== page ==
Chopping Onions in Season & Liz’s Favorite Cookbook

I love food.

I have heard of creative writing assignments where students were told to spend one hour with an onion. Fifteen minutes holding it, smelling it, feeling and peeling off all the layers of its skin, one by one, and crinkling the skin inside their palm; fifteen minutes chopping the onion apart, allowing the juices to sting their eyes and hands and to seep into any yet undiscovered cuts on their fingers; fifteen minutes grilling it in a pan of  butter; and finally fifteen minutes eating it, which is the point, after all.

Personally, I love and hate onions. I love the taste and complexity of onions… but I hate weeping when I chop them to bits! When I was young, I didn’t like onions, but I have grown to love them.

Similarly, I used to hate cooking. In fact, I warned Jeremy when we started dating that I did not cook, especially not like his mother, so he shouldn’t expect it from me. And then, for one monthiversary, I made him some zucchini bread. And then I made Pad Thai from a box. And then I made fajitas… and it was all down hill from there.

Since getting married, I’ve had an opportunity to cook more often, and what I’ve discovered is that I love this cookbook! Not only is it a community cookbook with recipes grouped seasonally by the vegetables and fruits growing and being harvested during each season (spring, summer, fall, winter), but also every recipe I’ve tried we’ve loved. (Now, granted, Jeremy and I love food. We love almost every type of food. But I have yet to find a recipe in this book that I dislike.)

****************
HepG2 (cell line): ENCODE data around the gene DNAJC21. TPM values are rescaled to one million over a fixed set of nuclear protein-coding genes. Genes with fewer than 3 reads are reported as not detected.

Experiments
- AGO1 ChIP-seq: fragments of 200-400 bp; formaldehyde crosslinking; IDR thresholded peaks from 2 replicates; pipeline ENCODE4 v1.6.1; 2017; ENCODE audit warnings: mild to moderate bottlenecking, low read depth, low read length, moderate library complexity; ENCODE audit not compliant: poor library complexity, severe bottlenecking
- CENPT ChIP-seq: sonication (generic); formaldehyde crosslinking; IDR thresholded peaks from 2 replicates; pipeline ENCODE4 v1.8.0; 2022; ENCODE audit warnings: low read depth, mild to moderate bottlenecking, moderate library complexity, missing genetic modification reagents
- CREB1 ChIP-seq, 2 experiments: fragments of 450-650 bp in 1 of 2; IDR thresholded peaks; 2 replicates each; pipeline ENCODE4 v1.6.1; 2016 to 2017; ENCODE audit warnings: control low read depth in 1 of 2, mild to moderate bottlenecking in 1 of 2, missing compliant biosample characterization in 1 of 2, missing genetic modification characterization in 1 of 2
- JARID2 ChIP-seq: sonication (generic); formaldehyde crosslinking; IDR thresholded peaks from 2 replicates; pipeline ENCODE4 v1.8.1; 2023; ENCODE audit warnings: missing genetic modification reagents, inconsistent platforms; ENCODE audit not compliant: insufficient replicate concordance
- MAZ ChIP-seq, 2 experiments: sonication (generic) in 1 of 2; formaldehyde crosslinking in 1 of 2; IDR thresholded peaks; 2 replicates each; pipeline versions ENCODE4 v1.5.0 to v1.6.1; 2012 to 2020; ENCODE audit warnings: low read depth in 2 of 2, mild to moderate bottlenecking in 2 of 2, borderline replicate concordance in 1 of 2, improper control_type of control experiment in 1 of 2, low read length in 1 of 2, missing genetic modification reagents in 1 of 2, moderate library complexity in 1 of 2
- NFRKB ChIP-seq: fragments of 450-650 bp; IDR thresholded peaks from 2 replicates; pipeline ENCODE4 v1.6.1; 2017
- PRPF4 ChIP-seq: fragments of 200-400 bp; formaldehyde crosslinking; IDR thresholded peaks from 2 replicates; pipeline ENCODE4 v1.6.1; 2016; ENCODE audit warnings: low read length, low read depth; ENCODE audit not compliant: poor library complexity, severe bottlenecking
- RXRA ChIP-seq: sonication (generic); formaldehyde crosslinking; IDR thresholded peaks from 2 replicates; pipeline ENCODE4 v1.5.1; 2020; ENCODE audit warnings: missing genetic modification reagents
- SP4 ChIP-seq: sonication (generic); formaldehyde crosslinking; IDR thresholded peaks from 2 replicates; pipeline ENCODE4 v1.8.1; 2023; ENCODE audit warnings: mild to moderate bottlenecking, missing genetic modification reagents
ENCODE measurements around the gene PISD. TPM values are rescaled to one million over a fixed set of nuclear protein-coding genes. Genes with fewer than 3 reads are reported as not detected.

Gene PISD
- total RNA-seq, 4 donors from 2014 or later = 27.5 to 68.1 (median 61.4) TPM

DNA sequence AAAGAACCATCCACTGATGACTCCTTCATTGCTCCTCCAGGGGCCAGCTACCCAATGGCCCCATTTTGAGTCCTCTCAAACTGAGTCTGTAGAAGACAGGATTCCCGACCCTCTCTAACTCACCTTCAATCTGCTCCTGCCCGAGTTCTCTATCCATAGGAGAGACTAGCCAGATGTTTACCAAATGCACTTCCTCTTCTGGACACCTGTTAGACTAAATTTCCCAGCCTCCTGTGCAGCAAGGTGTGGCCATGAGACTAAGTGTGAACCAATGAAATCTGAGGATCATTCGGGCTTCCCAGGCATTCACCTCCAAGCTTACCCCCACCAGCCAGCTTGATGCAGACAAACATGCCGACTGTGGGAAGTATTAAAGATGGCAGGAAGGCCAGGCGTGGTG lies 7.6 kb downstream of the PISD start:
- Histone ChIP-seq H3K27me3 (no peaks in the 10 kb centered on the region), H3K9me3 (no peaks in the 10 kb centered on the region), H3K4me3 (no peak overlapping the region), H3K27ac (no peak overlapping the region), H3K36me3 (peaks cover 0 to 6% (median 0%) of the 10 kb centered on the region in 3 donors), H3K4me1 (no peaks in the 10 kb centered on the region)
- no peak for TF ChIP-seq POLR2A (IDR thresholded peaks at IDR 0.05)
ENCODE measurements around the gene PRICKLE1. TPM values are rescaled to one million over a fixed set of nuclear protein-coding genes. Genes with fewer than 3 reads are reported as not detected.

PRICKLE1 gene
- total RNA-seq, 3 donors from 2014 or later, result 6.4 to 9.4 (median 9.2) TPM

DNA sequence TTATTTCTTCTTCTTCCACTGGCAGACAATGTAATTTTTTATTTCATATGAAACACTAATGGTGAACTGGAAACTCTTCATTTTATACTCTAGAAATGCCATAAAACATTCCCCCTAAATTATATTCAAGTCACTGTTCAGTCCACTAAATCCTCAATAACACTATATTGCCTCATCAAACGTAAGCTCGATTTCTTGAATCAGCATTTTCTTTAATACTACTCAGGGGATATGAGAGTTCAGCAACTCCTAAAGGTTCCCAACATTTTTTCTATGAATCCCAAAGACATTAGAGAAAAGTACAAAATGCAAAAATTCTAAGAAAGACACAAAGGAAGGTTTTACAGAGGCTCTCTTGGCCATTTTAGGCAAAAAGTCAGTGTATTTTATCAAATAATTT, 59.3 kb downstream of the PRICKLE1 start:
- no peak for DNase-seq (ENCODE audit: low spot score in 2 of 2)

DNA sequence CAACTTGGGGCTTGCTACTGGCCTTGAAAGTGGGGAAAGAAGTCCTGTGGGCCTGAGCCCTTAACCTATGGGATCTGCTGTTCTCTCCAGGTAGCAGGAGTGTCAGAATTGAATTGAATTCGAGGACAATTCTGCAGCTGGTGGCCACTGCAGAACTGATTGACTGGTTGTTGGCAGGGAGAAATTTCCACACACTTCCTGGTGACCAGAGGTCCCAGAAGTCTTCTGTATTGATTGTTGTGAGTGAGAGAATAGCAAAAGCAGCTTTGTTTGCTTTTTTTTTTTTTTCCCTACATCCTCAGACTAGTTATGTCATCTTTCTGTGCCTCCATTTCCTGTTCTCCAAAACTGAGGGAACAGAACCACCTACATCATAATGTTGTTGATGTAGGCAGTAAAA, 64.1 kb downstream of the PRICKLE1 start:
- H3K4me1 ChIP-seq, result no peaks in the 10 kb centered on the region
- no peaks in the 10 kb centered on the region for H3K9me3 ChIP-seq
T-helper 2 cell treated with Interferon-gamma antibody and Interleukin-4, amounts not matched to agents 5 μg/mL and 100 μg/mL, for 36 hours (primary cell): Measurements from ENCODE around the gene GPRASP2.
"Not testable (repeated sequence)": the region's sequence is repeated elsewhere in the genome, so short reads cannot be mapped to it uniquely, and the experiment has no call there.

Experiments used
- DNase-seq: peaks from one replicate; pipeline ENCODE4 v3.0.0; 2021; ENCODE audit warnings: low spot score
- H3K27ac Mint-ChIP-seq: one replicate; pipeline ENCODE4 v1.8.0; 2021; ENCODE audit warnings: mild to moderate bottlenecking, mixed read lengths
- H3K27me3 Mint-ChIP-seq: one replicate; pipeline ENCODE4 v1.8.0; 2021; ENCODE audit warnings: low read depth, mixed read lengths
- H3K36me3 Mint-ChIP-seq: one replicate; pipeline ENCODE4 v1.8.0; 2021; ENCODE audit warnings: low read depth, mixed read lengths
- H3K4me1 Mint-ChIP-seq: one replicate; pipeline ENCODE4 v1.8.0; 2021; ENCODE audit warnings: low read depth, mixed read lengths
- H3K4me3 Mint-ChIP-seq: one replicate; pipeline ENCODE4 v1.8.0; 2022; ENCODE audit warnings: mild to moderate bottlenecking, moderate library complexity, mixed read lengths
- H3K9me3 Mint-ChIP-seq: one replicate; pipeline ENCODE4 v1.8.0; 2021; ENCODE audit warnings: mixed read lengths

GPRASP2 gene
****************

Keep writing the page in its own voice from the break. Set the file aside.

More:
Moreover, most of the recipes have vegeterian options and call for natural ingredients (no spray bottle cheese or extra oil or really anything unhealthy for you), which means that if we just don’t feel like meat that night, we can eat purely vegetables and feel glowingly healthy for one night out of the week.

I also love that the recipes are seasonal. In the fall, I can cook from just the autumn section. Through this cookbook, I have a growing understanding of the earth’s movements and what vegetables and fruits are available during the seasons. Lately, we’ve been eating lots of squash because guess what? Squash grows in the fall. And what a beautiful thing to be reminded that we are dependent on the earth that we live in, and that we should pay attention to the way God has established its changes and groanings.  It makes me aware that I am not in control, that there are seasons where death is natural and expected, and that there are also times when life returns–sounds like the gospel message to me! 🙂

But, even if that sounds like crap to you, I recommend this cookbook anyway, because anyone who loves food is sure to love it like we do!